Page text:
Age-related macular degeneration (AMD) is the most common cause of legal blindness among people over the age of 50 in the Western world. It affects the macula, the central part of the retina.
Types of age-related macular degeneration (AMD)
The two distinct types of age-related macular degeneration (AMD) are known as the dry and wet forms. Most cases of the disease start with the dry form, which may or may not develop into the wet form.
Dry age-related macular degeneration, which is also known as atrophic or non-neovascular macular degeneration, is the milder form of the disease, accounting for up to 90% of all cases
Wet age-related macular degeneration accounts for only 10% of cases, but it is responsible for 90% of the severe vision loss associated with AMD. The term wet refers to choroidal neovascularization (CNV) across the macula.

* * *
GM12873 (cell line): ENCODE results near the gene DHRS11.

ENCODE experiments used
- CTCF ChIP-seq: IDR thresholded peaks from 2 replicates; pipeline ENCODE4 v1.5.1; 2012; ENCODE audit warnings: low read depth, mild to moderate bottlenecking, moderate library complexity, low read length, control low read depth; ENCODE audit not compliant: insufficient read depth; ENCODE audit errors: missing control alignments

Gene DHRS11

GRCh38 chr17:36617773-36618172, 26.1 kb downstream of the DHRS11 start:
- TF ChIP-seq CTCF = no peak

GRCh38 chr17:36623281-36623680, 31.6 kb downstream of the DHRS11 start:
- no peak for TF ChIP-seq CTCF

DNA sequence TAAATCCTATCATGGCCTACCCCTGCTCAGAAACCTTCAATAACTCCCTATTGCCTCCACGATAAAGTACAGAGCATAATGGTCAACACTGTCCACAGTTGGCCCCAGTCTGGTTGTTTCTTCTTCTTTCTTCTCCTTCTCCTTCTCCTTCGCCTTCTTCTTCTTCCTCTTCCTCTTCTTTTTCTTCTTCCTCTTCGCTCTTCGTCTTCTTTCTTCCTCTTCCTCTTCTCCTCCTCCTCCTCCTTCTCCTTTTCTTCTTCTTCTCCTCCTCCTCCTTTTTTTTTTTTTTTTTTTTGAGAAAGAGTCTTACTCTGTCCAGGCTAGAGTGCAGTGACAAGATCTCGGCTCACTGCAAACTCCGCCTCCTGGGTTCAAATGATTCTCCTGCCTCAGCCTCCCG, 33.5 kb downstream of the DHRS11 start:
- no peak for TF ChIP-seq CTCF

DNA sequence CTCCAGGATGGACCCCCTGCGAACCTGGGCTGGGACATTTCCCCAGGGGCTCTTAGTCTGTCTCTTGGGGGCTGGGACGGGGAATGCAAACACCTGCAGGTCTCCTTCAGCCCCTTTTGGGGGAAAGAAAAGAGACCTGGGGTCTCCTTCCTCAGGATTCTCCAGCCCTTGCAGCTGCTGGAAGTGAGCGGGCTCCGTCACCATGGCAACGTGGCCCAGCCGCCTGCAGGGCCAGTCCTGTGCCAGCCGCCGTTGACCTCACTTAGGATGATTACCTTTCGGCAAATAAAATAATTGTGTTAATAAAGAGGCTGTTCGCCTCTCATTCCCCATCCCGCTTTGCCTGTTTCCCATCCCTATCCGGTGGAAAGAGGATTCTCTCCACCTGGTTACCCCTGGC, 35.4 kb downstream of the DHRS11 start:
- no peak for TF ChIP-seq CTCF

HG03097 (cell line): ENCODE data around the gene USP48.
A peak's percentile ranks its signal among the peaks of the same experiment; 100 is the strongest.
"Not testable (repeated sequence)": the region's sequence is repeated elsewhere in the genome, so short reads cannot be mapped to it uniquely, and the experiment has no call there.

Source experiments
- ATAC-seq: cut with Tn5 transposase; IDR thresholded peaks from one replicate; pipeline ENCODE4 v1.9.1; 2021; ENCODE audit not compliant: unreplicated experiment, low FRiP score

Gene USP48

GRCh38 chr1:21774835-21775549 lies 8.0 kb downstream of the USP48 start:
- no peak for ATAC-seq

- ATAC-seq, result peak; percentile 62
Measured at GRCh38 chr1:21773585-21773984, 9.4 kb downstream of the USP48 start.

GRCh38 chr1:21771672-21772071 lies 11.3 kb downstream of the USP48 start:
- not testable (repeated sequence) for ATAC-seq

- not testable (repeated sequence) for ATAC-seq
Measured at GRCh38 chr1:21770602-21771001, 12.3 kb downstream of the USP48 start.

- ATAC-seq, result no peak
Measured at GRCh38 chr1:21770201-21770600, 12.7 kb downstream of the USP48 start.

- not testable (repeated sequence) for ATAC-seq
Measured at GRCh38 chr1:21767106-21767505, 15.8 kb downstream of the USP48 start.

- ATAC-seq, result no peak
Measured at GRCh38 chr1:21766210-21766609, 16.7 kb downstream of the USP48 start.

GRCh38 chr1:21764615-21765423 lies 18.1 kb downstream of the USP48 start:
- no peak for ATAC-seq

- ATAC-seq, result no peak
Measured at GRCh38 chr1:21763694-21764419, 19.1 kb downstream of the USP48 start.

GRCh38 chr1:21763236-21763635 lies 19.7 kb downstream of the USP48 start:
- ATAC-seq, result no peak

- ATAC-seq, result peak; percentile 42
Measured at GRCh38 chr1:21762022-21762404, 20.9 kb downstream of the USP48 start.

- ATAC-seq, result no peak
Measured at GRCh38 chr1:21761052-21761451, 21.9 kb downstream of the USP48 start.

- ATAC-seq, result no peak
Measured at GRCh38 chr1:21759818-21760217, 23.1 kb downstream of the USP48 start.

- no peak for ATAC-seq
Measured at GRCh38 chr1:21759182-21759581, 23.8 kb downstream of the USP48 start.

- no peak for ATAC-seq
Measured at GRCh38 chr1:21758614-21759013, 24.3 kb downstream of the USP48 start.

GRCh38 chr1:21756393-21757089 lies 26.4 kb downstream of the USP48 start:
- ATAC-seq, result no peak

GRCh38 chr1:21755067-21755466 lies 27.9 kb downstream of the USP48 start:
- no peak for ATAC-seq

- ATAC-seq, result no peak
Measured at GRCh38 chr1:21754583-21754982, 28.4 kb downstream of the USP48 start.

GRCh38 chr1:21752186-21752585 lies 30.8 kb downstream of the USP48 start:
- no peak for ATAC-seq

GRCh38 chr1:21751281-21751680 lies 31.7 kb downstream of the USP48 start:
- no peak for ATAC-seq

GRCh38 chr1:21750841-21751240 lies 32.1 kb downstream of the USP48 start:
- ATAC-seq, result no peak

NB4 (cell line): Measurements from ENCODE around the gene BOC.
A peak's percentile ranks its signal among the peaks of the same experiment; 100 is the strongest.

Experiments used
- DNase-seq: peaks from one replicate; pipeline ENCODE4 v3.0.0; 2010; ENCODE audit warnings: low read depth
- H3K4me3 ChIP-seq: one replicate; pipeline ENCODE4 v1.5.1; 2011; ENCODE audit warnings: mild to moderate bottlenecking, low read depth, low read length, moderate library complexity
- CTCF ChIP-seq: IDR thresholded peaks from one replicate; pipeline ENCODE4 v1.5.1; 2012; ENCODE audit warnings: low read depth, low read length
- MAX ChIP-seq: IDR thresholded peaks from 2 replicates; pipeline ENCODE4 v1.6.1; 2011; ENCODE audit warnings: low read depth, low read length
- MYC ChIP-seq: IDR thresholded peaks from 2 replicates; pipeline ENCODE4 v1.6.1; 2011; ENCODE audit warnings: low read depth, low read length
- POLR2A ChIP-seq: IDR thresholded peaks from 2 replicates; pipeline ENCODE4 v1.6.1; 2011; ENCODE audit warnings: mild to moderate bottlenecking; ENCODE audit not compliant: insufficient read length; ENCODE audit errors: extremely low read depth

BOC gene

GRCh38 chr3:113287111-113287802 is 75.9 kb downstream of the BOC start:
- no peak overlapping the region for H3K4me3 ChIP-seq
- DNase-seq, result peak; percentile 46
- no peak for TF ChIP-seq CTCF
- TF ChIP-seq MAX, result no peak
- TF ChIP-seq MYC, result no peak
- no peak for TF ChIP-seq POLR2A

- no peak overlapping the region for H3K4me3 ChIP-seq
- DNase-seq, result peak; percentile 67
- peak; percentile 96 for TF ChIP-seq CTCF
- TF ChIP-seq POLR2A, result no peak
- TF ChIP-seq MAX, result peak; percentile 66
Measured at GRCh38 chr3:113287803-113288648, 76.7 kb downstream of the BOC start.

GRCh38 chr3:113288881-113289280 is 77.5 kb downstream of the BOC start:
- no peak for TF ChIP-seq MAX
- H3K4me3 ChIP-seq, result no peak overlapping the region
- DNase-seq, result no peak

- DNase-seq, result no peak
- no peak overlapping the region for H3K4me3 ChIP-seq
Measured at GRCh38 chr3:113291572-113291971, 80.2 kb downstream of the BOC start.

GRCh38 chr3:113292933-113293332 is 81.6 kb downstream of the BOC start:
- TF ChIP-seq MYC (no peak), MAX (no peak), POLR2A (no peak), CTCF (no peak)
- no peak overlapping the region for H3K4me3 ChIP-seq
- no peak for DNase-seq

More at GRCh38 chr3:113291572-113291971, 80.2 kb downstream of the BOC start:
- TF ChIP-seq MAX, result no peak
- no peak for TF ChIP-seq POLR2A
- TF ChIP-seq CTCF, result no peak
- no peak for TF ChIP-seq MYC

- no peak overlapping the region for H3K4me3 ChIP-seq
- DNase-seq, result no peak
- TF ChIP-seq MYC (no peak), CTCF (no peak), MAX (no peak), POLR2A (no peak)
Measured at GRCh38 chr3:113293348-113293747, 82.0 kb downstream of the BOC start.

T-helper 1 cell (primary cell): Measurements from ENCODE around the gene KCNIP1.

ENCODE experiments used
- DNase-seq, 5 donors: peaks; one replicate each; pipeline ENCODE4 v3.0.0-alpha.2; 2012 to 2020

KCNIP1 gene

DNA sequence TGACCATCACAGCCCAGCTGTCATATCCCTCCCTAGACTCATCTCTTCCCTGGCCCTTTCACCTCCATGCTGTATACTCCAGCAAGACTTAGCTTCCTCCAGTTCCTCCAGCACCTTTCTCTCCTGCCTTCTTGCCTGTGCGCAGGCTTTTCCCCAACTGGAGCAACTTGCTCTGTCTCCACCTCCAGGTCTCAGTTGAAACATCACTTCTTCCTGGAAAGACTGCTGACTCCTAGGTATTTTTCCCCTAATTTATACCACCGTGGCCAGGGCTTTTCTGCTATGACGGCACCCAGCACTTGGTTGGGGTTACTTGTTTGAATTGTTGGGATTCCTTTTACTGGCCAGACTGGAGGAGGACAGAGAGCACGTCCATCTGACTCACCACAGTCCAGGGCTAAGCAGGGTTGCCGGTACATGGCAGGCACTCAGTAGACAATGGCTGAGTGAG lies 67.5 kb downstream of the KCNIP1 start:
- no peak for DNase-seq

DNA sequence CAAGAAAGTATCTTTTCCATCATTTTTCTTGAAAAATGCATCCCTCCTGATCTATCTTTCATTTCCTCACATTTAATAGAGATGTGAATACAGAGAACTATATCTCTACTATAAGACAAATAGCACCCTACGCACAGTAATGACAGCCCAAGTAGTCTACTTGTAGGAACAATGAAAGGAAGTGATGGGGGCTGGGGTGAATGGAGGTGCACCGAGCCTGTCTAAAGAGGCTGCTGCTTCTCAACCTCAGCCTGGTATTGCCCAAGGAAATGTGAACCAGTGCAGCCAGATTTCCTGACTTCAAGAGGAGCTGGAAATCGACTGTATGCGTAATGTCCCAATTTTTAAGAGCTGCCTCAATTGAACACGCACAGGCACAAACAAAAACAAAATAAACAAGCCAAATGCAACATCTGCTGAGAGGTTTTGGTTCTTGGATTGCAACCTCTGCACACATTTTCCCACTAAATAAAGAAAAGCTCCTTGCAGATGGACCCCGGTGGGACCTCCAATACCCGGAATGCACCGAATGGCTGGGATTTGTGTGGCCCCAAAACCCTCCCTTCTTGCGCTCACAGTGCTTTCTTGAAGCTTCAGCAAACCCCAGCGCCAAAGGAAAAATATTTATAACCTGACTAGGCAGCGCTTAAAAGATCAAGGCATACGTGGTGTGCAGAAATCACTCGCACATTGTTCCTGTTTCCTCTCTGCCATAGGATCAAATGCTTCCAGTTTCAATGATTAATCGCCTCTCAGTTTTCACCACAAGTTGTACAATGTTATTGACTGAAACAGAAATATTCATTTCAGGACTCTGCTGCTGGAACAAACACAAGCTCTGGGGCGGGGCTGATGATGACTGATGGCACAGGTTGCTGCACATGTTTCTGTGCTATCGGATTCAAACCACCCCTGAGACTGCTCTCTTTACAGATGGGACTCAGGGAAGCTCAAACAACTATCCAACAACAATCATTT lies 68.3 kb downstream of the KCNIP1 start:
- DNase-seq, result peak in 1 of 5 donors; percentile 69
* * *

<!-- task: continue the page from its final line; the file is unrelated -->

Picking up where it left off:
CNV is a degenerative condition that, unidentified and untreated, can cause severe, irreversible central vision loss. It develops secondary to several disorders of the eye including AMD, pathologic myopia, and ocular histoplasmosis syndrome (OHS).
Chronic eye discomfort, or dry-eye, can be treated to ensure long lasting relief and ease discomfort.
Ocular allergy is an exaggerated response of ocular tissues to a relatively harmless allergen. The vast majority of ocular allergies affect the conjunctiva, the mucous membrane of the eye; however, use of the term allergic conjunctivitis as a synonym for all ocular allergic diseases is discouraged. There are treatments available to relieve symtoms of a number of ocular allergies.
Last Updated 10-03-2015